3-Methylchromone

Sulfanilamide

Streptozotocin

Mafenide acetate

Lead

Genetically transmitted

Mercury

Idiopathic

Arginine

Osteopetrosis with carbonic

Valproic acid

anhydrase II deficiency

Gentamicin Ifosfamide

York-Yendt syndrome

Generalized defect (associated with multiple dysfunctions of the proximal tubule)

Tubulointerstitial diseases

Primary (no obvious associated disease)

Renal transplantation

Sporadic

Sjögrens syndrome

Genetically transmitted

Medullary cystic disease

Genetically transmitted systemic disease

Other renal diseases

Tyrosinemia

Nephrotic syndrome

Wilson's disease

Amyloidosis

Lowe syndrome

Miscellaneous

Hereditary fructose intolerance (during

Paroxysmal

administration of fructose)

nocturnal hemoglobinuria

Cystinosis

Hyperparathyroidism

Pyruvate carboxylate deficiency

Metachromatic leukodystrophy

Methylmalonic acidemia

Conditions associated with chronic hypocalcemia

and secondary hyperparathyroidism

Vitamin D deficiency or resistance

Vitamin D dependence

FIGURE 6-27

A and B, Potential defects and causes of classic distal renal tubular acidosis (RTA) (type 1). Potential cellular defects underlying classic distal RTA include a faulty luminal hydrogen ion-adenosine triphosphatase (H+ pump failure or secretory defect), an abnormality in the basolateral bicarbonate ion-chloride ion exchanger, inadequacy of carbonic anhydrase activity, or an increase in the luminal membrane permeability for hydrogen ions (backleak of protons or permeability defect). Most of the causes of classic distal RTA likely reflect a secretory defect, whereas amphotericin B is the only established cause of a permeability defect. The hereditary form is the most common cause of this disorder in children. Major causes in adults include autoimmune disorders (eg, Sjogren's syndrome) and hypercalciuria [19]. CA—carbonic anhydrase.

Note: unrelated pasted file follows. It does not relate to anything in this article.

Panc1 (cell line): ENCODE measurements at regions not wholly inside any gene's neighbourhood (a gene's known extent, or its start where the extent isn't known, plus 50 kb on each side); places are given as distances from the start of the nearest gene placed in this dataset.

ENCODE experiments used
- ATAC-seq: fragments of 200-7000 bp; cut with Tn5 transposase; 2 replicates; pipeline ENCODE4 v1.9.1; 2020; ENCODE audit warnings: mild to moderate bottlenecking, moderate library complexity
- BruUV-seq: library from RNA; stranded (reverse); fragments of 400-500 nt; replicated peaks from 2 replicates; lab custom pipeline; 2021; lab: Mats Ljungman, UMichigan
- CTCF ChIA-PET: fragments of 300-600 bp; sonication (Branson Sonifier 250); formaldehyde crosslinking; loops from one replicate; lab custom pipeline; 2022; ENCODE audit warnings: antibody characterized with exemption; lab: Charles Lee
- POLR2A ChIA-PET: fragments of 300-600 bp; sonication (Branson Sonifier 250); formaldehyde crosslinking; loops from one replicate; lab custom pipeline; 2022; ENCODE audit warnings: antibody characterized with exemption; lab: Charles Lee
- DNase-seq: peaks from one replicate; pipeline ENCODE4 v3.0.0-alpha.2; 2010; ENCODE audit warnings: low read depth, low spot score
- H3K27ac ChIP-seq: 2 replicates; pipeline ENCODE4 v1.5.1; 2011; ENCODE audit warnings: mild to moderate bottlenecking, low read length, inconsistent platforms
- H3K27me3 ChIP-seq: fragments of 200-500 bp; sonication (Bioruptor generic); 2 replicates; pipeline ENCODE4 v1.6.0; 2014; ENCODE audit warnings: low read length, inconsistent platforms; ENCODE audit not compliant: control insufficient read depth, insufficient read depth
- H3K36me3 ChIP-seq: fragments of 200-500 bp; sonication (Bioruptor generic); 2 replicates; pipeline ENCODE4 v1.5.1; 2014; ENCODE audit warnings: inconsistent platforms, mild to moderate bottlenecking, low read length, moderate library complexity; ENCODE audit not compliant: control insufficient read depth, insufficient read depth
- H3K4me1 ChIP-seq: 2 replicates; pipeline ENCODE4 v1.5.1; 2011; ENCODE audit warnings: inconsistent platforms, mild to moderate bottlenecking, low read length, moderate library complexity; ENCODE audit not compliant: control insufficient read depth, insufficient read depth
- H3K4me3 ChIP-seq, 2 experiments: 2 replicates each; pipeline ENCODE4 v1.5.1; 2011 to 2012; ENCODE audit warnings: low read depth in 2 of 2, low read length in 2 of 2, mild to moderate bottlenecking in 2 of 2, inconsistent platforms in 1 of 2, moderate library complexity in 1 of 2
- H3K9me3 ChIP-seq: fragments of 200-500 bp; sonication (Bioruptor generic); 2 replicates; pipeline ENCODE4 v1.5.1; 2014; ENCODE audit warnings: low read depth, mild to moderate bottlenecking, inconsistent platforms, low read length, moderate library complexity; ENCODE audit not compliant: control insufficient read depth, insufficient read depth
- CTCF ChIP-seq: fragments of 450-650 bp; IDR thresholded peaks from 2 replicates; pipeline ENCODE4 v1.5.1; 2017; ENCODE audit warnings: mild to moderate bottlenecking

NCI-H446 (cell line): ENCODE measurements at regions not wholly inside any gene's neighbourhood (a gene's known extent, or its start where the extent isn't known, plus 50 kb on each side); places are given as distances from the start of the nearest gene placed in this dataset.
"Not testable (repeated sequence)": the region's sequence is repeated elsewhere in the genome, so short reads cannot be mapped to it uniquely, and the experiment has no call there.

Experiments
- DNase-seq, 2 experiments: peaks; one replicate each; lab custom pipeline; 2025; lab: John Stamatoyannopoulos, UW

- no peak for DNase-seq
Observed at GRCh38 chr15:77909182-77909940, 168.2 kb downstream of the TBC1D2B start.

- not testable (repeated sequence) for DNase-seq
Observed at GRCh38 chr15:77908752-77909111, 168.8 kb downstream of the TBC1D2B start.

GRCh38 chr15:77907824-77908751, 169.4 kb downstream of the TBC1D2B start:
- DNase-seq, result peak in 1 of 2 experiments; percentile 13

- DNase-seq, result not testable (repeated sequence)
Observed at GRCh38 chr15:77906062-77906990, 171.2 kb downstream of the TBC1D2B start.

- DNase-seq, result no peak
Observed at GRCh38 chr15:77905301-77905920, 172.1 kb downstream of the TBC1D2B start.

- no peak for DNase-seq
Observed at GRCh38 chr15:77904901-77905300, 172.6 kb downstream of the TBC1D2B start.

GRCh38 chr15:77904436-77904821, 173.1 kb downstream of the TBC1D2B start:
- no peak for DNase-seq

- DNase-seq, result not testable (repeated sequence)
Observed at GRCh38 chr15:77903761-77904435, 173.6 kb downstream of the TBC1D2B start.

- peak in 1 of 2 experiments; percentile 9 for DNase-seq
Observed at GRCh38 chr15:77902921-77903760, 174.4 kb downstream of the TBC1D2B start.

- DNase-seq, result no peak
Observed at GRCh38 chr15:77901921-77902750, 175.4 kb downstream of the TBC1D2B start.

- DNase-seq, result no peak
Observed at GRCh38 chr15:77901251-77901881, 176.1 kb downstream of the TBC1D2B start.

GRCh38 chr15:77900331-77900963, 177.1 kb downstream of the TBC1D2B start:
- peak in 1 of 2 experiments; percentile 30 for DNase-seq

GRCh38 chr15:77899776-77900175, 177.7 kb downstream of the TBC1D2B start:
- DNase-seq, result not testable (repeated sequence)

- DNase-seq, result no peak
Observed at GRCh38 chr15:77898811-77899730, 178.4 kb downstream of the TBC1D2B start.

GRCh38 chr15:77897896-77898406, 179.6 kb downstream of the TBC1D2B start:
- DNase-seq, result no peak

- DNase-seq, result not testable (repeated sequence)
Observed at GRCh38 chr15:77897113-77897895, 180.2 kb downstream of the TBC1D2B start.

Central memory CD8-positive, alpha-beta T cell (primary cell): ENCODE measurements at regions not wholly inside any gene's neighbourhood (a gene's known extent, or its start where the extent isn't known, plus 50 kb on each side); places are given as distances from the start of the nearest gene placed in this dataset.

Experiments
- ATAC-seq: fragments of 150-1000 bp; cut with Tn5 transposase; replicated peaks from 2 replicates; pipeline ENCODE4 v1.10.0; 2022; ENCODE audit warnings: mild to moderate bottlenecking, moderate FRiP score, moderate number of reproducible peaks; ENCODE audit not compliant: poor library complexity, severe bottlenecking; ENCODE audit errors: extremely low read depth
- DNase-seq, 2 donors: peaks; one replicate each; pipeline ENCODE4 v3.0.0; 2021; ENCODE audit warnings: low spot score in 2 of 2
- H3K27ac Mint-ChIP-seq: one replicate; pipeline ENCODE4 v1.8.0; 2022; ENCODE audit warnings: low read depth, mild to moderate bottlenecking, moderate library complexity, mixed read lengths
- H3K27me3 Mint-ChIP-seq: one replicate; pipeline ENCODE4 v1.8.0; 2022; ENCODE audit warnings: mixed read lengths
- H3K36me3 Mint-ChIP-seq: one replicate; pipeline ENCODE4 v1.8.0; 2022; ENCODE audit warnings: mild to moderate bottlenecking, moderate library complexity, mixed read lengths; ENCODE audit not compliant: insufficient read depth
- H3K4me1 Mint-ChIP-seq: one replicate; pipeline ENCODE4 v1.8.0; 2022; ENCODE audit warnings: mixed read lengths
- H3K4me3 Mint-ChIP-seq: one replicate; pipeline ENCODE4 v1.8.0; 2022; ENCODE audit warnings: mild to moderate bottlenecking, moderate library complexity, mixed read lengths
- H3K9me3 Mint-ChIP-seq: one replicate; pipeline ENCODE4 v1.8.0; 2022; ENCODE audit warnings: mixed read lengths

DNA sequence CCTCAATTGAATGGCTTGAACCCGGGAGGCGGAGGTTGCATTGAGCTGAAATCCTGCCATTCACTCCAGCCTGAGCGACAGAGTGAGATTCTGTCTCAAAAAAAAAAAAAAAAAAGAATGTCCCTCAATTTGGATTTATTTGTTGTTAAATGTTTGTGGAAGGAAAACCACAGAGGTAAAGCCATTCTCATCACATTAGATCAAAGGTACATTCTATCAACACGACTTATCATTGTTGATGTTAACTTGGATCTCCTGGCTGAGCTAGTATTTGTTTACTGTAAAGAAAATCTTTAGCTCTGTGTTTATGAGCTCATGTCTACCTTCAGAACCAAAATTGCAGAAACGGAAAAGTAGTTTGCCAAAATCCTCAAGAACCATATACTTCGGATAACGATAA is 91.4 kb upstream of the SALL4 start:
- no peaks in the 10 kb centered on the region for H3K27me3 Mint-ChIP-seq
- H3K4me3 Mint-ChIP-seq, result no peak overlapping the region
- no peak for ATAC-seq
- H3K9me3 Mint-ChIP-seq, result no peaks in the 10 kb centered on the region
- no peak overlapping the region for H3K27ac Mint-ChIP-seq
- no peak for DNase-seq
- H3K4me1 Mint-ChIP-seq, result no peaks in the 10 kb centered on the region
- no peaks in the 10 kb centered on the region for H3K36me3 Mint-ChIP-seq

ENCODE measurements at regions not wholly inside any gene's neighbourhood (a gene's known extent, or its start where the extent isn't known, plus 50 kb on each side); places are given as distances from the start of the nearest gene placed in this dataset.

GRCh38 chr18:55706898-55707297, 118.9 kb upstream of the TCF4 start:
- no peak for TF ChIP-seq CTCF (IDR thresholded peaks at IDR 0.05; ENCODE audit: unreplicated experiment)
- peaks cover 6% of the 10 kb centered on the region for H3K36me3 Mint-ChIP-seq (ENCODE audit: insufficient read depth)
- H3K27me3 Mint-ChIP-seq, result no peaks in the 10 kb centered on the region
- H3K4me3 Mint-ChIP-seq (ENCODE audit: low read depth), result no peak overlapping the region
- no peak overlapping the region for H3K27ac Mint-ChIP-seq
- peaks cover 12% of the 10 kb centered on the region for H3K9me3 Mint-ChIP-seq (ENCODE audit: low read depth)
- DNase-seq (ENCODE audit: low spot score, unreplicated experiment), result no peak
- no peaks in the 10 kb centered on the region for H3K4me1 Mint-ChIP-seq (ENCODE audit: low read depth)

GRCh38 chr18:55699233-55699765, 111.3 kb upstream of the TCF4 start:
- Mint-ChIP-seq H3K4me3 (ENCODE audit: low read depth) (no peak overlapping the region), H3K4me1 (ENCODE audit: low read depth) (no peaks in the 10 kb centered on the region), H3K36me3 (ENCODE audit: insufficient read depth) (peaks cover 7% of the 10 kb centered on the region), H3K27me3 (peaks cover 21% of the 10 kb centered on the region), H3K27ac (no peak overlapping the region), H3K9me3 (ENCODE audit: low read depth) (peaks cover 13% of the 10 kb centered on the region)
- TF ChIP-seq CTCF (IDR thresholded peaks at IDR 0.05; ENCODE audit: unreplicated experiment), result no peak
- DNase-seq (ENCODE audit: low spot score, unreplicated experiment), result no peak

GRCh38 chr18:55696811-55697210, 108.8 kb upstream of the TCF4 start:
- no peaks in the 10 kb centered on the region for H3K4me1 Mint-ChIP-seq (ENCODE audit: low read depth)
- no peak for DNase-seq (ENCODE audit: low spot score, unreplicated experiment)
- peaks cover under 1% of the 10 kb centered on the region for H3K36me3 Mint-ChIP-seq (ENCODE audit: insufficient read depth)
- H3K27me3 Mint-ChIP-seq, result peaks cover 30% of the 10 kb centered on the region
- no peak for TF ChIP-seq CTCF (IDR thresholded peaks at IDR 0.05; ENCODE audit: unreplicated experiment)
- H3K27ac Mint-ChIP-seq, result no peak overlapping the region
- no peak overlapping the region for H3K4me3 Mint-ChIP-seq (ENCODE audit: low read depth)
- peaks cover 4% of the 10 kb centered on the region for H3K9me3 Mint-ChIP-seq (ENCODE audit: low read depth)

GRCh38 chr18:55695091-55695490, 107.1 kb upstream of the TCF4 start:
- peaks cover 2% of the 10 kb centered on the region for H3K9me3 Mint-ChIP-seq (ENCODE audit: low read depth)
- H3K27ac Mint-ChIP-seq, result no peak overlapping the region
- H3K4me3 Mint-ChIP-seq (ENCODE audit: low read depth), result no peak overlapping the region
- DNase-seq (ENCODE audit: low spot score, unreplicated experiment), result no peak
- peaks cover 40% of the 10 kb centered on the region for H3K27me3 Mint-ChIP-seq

Primary (no obvious associated disease) Sporadic

Genetically transmitted

Autoimmune disorders Hypergammaglobulinemia Hyperglobulinemic purpura Cryoglobulinemia Familial

Sjögrens syndrome Thyroiditis Pulmonary fibrosis Chronic active hepatitis Primary biliary cirrhosis Systemic lupus erythematosus Vasculitis

Genetically transmitted systemic disease Ehlers-Danlos syndrome Hereditary elliptocytosis Sickle cell anemia Marfan syndrome Carbonic anhydrase I deficiency or alteration Osteopetrosis with carbonic anhydrase II deficiency Medullary cystic disease Neuroaxonal dystrophy